Falling in love is one of the most extraordinary feelings in the world. Conversely, when it doesn’t last as long as expected (forever, right?), it can give way to some of the saddest emotions—such as distress, disappointment, loss, loneliness, hopelessness and more—you’ve ever had. What happens to humans during this difficult time isn’t all bad. In fact, it can be an incredible opportunity for personal growth, as author Lodro Rinzler discovered when interviewing dozens of people about their heartbreaks for his new book, Love Hurts.
In the book, the best-selling author, Buddhist teacher, and meditation advisor for Sonima.com shares his observations from these intimate conversations, weaving in his own personal experiences with mending a broken heart. The bottom line: There’s no escaping getting hurt by a loved one, but you do have a choice in how you chose to proceed. “The only way we can get through our heartbreak is to sit in the middle of that terrible, devastating, world-changing experience,” writes Rinzler, who knows firsthand the benefits of meditating on a feeling. In November 2015, he co-founded MNDFL, a popular drop-in meditation studio in NYC.
A willingness to face your discomfort (rather than repress it with a pint of ice cream) can lead to living a more present and authentic life. It can teach you to see things for what they are, which in turn, can help you shift your mindset from one of anger and despair to hope and openness. To be able to love again, first learn to heal your heart—and your head—with these wise words from Rinzler.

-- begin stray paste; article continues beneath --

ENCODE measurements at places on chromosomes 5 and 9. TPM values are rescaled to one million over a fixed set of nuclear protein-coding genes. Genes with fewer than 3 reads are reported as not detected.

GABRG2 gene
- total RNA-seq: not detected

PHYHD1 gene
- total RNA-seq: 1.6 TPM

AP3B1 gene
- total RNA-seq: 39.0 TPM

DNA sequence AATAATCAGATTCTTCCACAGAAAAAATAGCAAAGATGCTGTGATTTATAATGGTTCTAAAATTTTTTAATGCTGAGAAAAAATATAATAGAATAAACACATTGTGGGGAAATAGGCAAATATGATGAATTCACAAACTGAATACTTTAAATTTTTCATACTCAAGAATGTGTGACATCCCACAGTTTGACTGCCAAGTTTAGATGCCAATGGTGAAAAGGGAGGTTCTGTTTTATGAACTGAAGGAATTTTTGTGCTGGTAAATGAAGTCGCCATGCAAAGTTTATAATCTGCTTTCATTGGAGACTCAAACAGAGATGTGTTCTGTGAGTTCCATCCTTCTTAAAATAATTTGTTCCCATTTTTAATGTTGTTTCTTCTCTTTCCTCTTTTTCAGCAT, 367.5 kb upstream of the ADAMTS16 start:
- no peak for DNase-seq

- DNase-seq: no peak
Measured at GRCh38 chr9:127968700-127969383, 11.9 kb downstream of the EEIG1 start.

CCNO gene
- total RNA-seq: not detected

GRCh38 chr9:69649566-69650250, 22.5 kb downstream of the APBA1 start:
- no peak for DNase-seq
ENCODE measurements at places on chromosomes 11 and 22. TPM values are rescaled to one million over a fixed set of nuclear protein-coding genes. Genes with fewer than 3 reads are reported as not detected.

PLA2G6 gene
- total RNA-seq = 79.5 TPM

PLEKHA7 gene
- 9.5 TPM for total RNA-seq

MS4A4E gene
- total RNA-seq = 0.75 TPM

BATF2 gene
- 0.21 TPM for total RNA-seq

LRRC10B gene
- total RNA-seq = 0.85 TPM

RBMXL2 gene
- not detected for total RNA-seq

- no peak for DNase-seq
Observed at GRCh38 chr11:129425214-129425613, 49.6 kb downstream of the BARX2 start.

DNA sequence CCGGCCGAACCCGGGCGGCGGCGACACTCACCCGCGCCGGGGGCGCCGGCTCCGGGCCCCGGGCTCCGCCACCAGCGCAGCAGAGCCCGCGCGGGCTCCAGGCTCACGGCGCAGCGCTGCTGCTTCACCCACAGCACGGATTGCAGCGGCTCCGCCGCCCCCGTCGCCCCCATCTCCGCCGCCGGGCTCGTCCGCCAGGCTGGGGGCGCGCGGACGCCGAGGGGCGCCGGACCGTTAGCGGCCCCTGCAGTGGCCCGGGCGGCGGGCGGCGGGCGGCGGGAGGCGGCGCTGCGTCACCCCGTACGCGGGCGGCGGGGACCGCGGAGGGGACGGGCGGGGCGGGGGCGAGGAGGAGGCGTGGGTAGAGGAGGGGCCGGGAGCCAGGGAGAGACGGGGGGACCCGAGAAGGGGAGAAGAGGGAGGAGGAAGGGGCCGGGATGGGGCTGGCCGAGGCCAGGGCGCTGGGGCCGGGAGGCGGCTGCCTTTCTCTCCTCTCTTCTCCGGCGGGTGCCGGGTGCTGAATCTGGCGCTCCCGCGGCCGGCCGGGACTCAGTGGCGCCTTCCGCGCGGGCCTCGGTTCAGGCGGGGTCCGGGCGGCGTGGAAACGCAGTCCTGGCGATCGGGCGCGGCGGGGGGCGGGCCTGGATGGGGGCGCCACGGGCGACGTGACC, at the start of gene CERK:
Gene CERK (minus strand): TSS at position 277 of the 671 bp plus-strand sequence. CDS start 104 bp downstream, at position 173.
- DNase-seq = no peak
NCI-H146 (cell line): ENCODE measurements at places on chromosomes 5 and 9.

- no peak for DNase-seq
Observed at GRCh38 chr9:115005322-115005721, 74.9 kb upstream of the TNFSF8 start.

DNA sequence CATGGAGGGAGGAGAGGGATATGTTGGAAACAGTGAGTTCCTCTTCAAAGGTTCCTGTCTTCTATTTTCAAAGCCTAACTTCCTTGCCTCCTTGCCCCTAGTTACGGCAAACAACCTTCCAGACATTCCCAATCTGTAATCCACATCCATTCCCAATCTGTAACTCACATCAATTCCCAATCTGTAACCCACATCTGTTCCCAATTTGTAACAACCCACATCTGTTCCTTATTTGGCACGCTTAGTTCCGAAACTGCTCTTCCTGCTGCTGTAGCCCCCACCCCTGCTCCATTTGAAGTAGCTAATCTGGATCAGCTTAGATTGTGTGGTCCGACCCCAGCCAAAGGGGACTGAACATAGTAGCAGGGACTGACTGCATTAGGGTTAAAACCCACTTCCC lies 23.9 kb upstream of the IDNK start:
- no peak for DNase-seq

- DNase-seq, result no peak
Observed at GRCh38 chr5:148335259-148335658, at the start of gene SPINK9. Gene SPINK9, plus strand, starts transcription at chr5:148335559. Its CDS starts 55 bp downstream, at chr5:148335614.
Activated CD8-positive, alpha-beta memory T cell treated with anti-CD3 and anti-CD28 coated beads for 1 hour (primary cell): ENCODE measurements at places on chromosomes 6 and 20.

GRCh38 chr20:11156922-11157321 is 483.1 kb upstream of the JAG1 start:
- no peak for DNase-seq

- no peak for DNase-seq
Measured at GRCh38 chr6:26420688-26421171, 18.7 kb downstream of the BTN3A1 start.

1. Love needs space.
After a third date, you may find yourself fantasizing about a life with this person—the courtship, the house, the kids, the vacations—only to get dumped two weeks later. If this happens to you often, consider this: “We need to give our love room to grow,” Rinzler says. In other words, the more we can allow people, including ourselves, and relationships to develop organically over time, the better off we’ll be. “If we box it in with our notions of how things should be, then we’re dooming ourselves to a death by a thousand heartbreaks,” he writes. Save yourself from all that pain by being open to how things really are rather than how you wish they could be.
2. Give into all the feels.
When you’re going through heartbreak, it’s natural to feel a barrage of emotions. As overwhelming as they can be, the only way out is through. Let yourself burst into tears while walking down the street or chopping vegetables or some other innocuous scenario without judgement or commentary. “The only bad emotion…is the one you close yourself off to,” Rinzler says. Rather than attempt to force yourself to feel a certain way (i.e., happy it’s over), be open to the lessons your real emotions have to teach you. Try breathing into the pain for 90 seconds, then let it go. This will help you move toward healing.
3. It’s really not about you.
You may roll your eyes at the cliché breakup line, “It’s not you, it’s me,” but it’s usually spot on—even if you don’t believe it in the moment. “Often a rejection has much less to do with us and much more to do with what is going on in that person’s own head,” Rinzler says. Yet, too often, we create stories about how we’ll never find love or we’ll always fall for the person who cheats on us. This way of thinking only locks you in your own personal hell. Forget those false stories you keep telling yourself and accept the one the universe has planned for you.
4. Recover, then risk it all again.
As much as you want to, you cannot avoid heartbreak. It’s a natural and important part of life. So the best thing to do is to embrace it. “By showing up for [heartbreak], day in and day out…we show up for our life much more authentically and offer our love that much more deeply,” Rinzler writes. And if going through the pain of heartbreak means we get more out of every moment, including the best aspects about love, then isn’t it worth it?